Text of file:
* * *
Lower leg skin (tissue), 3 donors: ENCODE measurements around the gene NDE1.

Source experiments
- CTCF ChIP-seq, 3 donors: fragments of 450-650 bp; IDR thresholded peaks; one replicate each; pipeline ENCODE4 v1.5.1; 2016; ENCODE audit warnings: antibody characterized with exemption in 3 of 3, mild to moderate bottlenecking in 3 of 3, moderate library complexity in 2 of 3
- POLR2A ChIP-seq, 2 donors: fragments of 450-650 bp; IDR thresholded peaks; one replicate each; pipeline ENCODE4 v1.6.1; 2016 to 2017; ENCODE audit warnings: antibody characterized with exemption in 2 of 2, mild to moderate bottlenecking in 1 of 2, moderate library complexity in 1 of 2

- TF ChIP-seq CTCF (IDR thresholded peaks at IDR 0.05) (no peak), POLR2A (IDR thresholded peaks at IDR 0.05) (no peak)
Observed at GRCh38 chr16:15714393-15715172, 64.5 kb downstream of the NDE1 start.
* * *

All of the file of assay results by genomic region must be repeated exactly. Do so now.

Lower leg skin (tissue), 3 donors: ENCODE measurements around the gene NDE1.

Source experiments
- CTCF ChIP-seq, 3 donors: fragments of 450-650 bp; IDR thresholded peaks; one replicate each; pipeline ENCODE4 v1.5.1; 2016; ENCODE audit warnings: antibody characterized with exemption in 3 of 3, mild to moderate bottlenecking in 3 of 3, moderate library complexity in 2 of 3
- POLR2A ChIP-seq, 2 donors: fragments of 450-650 bp; IDR thresholded peaks; one replicate each; pipeline ENCODE4 v1.6.1; 2016 to 2017; ENCODE audit warnings: antibody characterized with exemption in 2 of 2, mild to moderate bottlenecking in 1 of 2, moderate library complexity in 1 of 2

- TF ChIP-seq CTCF (IDR thresholded peaks at IDR 0.05) (no peak), POLR2A (IDR thresholded peaks at IDR 0.05) (no peak)
Observed at GRCh38 chr16:15714393-15715172, 64.5 kb downstream of the NDE1 start.